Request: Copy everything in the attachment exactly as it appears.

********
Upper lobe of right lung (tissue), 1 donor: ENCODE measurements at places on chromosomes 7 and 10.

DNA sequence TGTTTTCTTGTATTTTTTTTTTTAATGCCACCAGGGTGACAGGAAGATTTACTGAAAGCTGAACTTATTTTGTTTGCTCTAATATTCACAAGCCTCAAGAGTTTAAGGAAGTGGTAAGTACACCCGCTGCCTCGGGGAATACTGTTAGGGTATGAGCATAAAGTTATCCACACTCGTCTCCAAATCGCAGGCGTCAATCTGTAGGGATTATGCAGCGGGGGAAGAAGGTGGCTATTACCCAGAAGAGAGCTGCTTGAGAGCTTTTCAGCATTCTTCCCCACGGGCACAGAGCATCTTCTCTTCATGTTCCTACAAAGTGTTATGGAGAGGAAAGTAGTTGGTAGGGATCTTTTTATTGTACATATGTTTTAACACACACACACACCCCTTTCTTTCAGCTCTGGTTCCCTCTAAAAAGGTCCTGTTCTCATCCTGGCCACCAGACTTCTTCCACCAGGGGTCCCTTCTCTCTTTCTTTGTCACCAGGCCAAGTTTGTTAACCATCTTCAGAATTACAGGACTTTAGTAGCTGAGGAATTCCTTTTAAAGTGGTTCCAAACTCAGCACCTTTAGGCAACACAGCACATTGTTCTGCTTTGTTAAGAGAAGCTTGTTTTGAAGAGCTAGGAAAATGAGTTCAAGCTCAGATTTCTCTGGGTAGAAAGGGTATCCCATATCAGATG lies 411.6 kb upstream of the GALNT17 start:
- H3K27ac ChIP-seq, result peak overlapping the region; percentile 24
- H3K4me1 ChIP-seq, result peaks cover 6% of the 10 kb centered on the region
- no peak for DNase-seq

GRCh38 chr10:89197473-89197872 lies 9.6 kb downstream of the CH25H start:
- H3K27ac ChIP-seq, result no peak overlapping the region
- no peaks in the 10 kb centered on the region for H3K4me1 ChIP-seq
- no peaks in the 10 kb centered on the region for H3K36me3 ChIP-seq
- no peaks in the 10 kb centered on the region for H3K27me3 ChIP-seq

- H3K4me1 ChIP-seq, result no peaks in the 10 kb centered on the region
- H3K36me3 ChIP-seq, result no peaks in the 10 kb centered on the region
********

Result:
Upper lobe of right lung (tissue), 1 donor: ENCODE measurements at places on chromosomes 7 and 10.

DNA sequence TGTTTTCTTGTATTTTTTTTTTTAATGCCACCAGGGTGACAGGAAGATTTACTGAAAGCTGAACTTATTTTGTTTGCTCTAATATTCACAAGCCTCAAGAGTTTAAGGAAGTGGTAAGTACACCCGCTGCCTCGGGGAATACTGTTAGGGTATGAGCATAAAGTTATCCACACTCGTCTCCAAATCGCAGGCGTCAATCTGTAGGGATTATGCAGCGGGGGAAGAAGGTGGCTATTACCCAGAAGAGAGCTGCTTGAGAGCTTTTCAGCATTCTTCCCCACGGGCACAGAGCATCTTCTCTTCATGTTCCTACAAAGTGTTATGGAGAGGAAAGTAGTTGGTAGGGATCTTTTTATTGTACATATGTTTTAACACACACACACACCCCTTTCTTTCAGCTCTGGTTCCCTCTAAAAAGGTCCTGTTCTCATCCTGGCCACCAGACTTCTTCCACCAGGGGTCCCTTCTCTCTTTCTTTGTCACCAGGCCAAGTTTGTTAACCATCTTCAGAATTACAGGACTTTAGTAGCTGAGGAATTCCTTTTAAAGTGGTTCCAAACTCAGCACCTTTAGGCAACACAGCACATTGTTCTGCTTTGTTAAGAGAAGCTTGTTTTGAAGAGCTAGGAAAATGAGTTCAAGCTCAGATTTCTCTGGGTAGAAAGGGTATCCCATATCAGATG lies 411.6 kb upstream of the GALNT17 start:
- H3K27ac ChIP-seq, result peak overlapping the region; percentile 24
- H3K4me1 ChIP-seq, result peaks cover 6% of the 10 kb centered on the region
- no peak for DNase-seq

GRCh38 chr10:89197473-89197872 lies 9.6 kb downstream of the CH25H start:
- H3K27ac ChIP-seq, result no peak overlapping the region
- no peaks in the 10 kb centered on the region for H3K4me1 ChIP-seq
- no peaks in the 10 kb centered on the region for H3K36me3 ChIP-seq
- no peaks in the 10 kb centered on the region for H3K27me3 ChIP-seq

- H3K4me1 ChIP-seq, result no peaks in the 10 kb centered on the region
- H3K36me3 ChIP-seq, result no peaks in the 10 kb centered on the region